Posts tagged ‘weight’

August 2, 2010

The Secret Mommies Don’t Talk About

by d

from MaijasMommyMoments

After my 10 pound Peanut was removed from my knowledge-rich womb, no longer afforded the luxury of time to read and surf, having no mother to ask my first-time-mom questions, and not having a single mommy friend to bounce my thoughts off of, I kid you not, the bulk of my “how to take care of baby” advice came in the doctor’s office waiting room, surrounded by other mothers and their babies. What none of these women warned me of, what not a single website or chat room ever spoke of, and even the “Do not read unless you have to!” section of What to Expect While You’re Expecting made NO mention of, was the irreversible deformation that was about to have its way with my tight, unblemished, tiny-tattooed, pre-pregnancy belly. Heads are nodding everywhere right now. Yes, I’m going to say it. The most unexpected and never talked about consequence to housing my 10 pound Peanut girl? The flap. The pouch. The front ass. The mommy apron. Call it what you will.

Maija’s Mommy Moments is running a week-long series about a woman, a mother of two, who is having a tummy tuck after seven years of… the dreaded FLAP. As guest blogger Lacey explains, the FLAP is not made of fat, it’s distended skin. Losing weight actually makes it sag more, fat buoys it into a rounder shape.

Her series begins by explaining her reasons and the preparation, and will culminate in post-op thoughts.

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July 20, 2010

And I Took It

by V

via Flickr user pitzyper

This is something I really haven’t talked much about, not since I was in my brooding early and mid teens. And even then I don’t think I honestly ever delved very deeply into it.

When I was a kid, I was a follower and not a leader. Growing up I was not one of the In crowd. I wasn’t even belonging to one of the Outcast crowds. I had my own special form of Outcast crowd of which I was the only member. To this day, I don’t know why.

Most of my friends back then were only friends with me when it was convenient for them. In other words, when nobody else was around to see and when they were bored enough, I was good to be friends with and do things with.

I had one friend in particular, whom I’ll call P. She and I were best friends. Okay, let me rephrase this. She was my friend when it suited her, and I was so desperate to have someone to play with and hang out with that I generally took whatever she dished out at me. She and I first met when we were in first grade, and we remained “friends” until she was 13 and I was 14. 

She sometimes would invite me over when she had other friends over with her. But, this was not to share in a play date. Not really. This was because they were bored and they wanted me to be around to gang up on. And she would be right there in the middle of it, laughing about it, cheering them on, purposely lying right in front of me because she knew they either wouldn’t care or wouldn’t believe me if I said it was a lie, and she would actively participate in the name-calling and even (with certain friends of hers) hitting, grabbing, shoving, or pulling.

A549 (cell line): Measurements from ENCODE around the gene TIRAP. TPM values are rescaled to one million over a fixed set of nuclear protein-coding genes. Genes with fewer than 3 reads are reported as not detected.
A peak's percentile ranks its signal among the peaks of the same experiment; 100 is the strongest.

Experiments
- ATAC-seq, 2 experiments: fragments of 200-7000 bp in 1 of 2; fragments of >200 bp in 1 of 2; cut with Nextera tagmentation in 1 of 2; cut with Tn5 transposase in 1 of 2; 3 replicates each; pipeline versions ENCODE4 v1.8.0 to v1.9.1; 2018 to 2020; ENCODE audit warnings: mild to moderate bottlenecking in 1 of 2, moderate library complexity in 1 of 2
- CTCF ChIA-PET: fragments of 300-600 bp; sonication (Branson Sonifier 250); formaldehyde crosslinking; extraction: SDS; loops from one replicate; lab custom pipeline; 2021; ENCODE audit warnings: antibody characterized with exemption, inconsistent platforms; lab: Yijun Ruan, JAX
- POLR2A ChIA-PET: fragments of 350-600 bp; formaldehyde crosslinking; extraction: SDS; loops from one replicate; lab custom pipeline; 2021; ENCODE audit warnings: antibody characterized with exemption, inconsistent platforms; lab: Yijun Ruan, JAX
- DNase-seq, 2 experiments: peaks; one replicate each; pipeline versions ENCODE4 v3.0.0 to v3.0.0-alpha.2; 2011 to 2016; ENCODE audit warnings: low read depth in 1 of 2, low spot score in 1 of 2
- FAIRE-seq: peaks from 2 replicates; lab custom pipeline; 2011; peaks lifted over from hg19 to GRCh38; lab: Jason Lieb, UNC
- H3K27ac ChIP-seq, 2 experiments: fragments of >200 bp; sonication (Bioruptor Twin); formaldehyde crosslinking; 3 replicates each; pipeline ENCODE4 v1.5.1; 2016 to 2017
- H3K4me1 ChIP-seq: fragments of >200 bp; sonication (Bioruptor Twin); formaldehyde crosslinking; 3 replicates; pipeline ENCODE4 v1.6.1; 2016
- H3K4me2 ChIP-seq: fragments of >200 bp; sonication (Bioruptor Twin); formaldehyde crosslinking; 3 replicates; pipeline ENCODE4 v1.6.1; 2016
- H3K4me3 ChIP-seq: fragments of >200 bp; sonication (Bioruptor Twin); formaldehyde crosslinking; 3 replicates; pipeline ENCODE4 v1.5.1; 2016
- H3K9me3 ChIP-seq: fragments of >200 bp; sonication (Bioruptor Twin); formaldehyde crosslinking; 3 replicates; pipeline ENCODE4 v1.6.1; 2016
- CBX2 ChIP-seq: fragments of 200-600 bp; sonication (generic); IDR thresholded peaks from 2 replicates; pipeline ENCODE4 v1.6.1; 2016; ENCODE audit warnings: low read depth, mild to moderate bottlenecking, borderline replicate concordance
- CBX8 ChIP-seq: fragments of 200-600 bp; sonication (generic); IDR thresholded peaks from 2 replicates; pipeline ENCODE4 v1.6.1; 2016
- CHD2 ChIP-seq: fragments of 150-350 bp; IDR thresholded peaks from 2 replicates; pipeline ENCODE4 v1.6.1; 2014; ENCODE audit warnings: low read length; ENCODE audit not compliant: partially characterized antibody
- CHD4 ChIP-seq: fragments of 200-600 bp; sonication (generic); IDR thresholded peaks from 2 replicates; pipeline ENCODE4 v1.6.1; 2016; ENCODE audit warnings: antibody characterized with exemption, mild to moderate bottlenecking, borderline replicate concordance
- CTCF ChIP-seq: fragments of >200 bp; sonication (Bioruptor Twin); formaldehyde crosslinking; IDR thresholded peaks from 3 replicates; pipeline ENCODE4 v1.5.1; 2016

And I took it.

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July 12, 2010

Huge: Delving Deeper

by d

I really like the Y.

“SCREW BODY FASCISM,” reads the handmade sign by Will’s bed. She made it, at least partially, from clippings taken from a magazine. A magazine that belongs to another girl.

“Ok, it fell on my bed, and when I see propaganda that I know is destroying girls’ brains, it’s my duty as an angry feminist to destroy it.”

Will really, really doesn’t like this shit. Amber has her own pin-ups, which she calls “Thinspiration.” Will puts up Rubenesque beauties from classical art. “They’re fatspiration,” she says pointedly.

I think she’s being snarky about the ‘angry feminist’ part. I hope so. Because destroying someone else’s property does not reflect well on any kind of feminism.

HEAR YE, HEAR YE. We do not advocate the willful destruction of property, even if it is propaganda.

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July 3, 2010

First Impressions: Huge

by d

When I saw the previews for Huge, I knew ABC Family had taken on something rough. The protagonist, played by Nikki Blonsky, hates the fat camp she’s been sent to, and makes no bones about it. “Wow,” I thought, “How are they going to play a pro-body/pro-fat message while we have a national obesity epidemic on our hands?”

What I know about so-called fat camps isn’t great. Kids (sometimes adults) are sent to a closed environment to lose weight, through enforced diet and exercise. Better programs will also address psychological issues and provide counseling. They’re controversial, with detractors saying they’re too harsh, unhealthy, and have poor success rates, or that campers gain the weight back after they leave. Others consider it a sort of tough-love, life-changing push toward health. Data is still be collected, so there isn’t yet a definitive answer. (My guess is that, like most things, the approach works for some people and not for others.)

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